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SHIRLEY VERRETT

Born into a large family where music played a significant role in the household, Verrett sang solo for the first time in church (both her parents were Seventh Day Adventists) when she was five. Her disciplinarian father was a building contractor who, unable to find work in the racially segregated South, moved the family to Oxnard, California, where work was easier to come by. When Verrett was seventeen she entered a talent contest: one of the judges offered to pay for her to study with Lotte Lehmann, but she declined and pursued a career in accounting and real estate instead. Although successful, this career palled and in her mid-twenties she sought out Anna Fitziu for singing lessons. After winning a Californian talent competition, she appeared on Arthur Godfrey’s New York television show Talent Scouts and was heard by another teacher, Marian Szekely-Freschl, who brought her to the Juilliard School.

Verrett’s operatic stage debut came in 1957 as Lucretia in Britten’s The Rape of Lucretia at Yellow Springs, Ohio; and the following year she appeared (under her first married name of Shirley Carter) with the New York City Opera as Irina in Weill’s Lost in the Stars. She made her European debut in 1959 with the Cologne Opera as the Gypsy in Nabokov’s Rasputin’s End; but at this point her interest was concert singing rather than opera. Her role model was Marian Anderson, reflecting her strong interest in civil rights: in 1960, when touring the South, she refused to sing to segregated audiences. (When Leopold Stokowski invited her to sing with the Houston Symphony Orchestra, the board overruled him, but he later invited Verrett to sing and record Falla’s El amor brujo with himself and the Philadelphia Orchestra.)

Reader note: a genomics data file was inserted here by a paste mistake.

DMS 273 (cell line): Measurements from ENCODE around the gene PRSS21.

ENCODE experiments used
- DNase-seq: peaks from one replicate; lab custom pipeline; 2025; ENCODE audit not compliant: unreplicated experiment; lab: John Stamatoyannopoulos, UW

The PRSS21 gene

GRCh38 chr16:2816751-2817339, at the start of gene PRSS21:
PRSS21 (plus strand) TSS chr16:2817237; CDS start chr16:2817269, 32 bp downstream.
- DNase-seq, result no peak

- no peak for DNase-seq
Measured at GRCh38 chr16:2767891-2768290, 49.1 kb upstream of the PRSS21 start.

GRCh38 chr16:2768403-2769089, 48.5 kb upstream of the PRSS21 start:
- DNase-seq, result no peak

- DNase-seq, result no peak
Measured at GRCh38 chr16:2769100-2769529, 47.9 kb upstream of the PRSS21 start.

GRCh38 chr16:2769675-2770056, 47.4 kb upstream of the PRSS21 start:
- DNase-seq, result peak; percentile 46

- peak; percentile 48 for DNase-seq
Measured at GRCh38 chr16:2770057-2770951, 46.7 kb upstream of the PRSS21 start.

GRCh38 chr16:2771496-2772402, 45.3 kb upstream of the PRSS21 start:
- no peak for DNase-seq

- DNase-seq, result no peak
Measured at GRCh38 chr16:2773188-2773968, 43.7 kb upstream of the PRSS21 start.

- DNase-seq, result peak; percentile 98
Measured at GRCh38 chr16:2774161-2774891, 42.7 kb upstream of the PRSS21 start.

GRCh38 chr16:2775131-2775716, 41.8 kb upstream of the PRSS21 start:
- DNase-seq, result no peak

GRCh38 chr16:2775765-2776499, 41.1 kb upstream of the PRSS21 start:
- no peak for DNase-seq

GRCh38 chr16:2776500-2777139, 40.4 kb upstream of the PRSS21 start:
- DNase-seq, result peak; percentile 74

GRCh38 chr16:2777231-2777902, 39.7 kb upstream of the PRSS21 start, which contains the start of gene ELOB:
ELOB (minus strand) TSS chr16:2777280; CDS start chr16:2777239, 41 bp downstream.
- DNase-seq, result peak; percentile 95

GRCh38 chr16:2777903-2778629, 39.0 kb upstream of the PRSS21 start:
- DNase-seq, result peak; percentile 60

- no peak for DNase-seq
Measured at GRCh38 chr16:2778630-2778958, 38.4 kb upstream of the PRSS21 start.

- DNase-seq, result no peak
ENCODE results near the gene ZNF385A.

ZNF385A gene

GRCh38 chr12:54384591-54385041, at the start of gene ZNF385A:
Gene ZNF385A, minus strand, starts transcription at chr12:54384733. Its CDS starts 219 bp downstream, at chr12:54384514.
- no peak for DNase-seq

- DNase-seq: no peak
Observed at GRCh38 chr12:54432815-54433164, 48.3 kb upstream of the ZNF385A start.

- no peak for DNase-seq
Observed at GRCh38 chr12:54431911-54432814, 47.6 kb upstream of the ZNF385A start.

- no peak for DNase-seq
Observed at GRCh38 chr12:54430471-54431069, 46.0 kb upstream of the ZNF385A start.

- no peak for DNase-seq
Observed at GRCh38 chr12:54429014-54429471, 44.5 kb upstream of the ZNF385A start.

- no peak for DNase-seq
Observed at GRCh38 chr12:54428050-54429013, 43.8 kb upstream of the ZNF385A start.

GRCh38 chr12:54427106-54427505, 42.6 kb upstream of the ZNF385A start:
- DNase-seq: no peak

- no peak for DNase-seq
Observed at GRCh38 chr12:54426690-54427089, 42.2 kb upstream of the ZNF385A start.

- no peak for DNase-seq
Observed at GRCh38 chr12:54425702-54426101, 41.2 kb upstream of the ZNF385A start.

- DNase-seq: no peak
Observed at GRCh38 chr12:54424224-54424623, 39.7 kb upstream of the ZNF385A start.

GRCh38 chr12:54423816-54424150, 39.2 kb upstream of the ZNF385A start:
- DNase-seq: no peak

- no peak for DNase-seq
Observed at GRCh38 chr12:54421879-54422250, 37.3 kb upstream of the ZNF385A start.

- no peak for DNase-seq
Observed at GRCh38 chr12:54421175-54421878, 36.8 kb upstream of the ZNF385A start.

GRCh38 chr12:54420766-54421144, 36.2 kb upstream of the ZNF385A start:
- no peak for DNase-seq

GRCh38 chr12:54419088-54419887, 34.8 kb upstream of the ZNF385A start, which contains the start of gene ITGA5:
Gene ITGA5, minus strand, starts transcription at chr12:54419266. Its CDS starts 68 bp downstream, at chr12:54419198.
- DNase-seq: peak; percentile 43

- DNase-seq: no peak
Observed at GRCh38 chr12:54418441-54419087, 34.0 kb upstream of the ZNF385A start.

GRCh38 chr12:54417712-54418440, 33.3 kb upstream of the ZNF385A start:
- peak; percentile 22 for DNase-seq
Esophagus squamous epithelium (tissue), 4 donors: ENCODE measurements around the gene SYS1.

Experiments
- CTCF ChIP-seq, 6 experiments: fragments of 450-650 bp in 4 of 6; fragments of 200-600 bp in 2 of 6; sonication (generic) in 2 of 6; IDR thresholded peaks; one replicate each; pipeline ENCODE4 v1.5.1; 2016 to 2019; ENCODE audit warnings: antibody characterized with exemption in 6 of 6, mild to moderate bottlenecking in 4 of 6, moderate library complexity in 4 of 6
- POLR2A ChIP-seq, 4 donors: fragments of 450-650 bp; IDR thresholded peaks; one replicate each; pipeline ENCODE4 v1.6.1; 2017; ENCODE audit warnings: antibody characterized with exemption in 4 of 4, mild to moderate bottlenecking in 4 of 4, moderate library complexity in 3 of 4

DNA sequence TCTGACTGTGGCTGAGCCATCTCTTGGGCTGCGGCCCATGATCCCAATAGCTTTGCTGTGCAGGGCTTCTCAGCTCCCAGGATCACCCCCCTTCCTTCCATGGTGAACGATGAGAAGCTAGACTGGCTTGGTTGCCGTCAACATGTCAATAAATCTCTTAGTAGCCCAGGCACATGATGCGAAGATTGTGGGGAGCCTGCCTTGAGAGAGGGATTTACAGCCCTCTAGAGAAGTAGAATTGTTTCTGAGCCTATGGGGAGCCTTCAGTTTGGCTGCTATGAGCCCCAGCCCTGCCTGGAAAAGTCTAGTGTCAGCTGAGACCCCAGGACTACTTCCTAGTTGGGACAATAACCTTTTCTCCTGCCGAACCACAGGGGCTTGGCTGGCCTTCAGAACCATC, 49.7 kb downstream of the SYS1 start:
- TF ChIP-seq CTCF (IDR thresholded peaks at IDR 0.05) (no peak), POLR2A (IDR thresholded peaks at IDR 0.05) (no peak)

Following study with Boris Goldovsky at Tanglewood, Verrett’s interest in opera increased. In 1961 she won the Metropolitan Opera National Council Auditions and in 1962 triumphed in the title role of Carmen at the Spoleto Festival with Gian-Carlo Menotti conducting. Further performances of this role followed at the Bolshoi Theatre, Moscow (1963), New York City Opera (1964) and La Scala, Milan (1966). Verrett remarried in 1963 and made her debut at the Royal Opera House, London in 1966 as Ulrica / Un ballo in maschera. She returned often to London, as Eboli / Don Carlo (1968), Azucena / Il trovatore (1970), Amneris / Aida (1971), Orfeo / Orfeo ed Euridice (1972), Carmen (1973, new production with Solti conducting), the title parts in Norma (1979) and Tosca (1980) and Dalila / Samson et Dalila (1981 and 1983).

At the Metropolitan Opera, Verrett’s first appearances were as Carmen and Eboli in 1968, followed by a single Amneris in 1970 and Azucena in 1971. For the first night of the 1973 new production of Les Troyens she sang Cassandra as scheduled and replaced a sick Christa Ludwig as Dido: an extraordinary feat which was hailed by the critic Alan Rich as ‘one of the great personal “tours de force” in the company’s history’. Later Met roles included Judith / Bluebeard’s Castle (1974), Neocle / The Siege of Corinth (L’assiedo di Corinto) (1975), Adalgisa / Norma (1976), Madame Lidoine / Dialogues des Carmélites (1977), Leonora / La favorita (1978), Tosca (1978), Norma (1979), Dalila (1981), Leonore / Fidelio (1982) and Lady Macbeth / Macbeth (1988). Her final appearance at the Met was as Azucena in 1990.

Her performance as Lady Macbeth at La Scala in 1975 with Abbado conducting, for which she was hailed as ‘La nera Callas’ (‘The black Callas’), marked Verrett’s move into the dramatic soprano repertory, which balanced with her mezzo repertoire for the remainder of her career. Among the soprano roles she sang were the title roles in Aida and Cherubini’s Medée, and Desdemona / Otello. She was extremely popular in Italy and France during the 1980s and sang Berlioz’s Dido in the opening production of the Bastille Opera in 1990.

As Verrett’s operatic career drew to a close she moved with success to Broadway, appearing as Nettie Fowler in Carousel in 1994. From 1996 she taught at the University of Michigan. Her death, which came after several months of illness, was caused by heart failure.

Always immaculately presented, Verrett was a true ‘diva’. Possessing a voice of extraordinary range, she sang with both vocal richness and dramatic insight, dominating the stage with ease and authority.

© Naxos Rights International Ltd. — David Patmore (A–Z of Singers, Naxos 8.558097-100).

Role: Classical Artist 
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